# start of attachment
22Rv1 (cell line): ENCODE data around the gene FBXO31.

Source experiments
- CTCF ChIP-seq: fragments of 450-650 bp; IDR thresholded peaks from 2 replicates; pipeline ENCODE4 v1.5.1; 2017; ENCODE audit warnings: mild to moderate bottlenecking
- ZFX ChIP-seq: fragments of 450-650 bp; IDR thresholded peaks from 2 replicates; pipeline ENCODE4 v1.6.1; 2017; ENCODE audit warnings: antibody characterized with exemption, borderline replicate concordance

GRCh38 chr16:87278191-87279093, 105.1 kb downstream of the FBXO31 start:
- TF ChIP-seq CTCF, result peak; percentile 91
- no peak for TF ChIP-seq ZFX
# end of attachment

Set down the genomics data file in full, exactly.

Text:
22Rv1 (cell line): ENCODE data around the gene FBXO31.

Source experiments
- CTCF ChIP-seq: fragments of 450-650 bp; IDR thresholded peaks from 2 replicates; pipeline ENCODE4 v1.5.1; 2017; ENCODE audit warnings: mild to moderate bottlenecking
- ZFX ChIP-seq: fragments of 450-650 bp; IDR thresholded peaks from 2 replicates; pipeline ENCODE4 v1.6.1; 2017; ENCODE audit warnings: antibody characterized with exemption, borderline replicate concordance

GRCh38 chr16:87278191-87279093, 105.1 kb downstream of the FBXO31 start:
- TF ChIP-seq CTCF, result peak; percentile 91
- no peak for TF ChIP-seq ZFX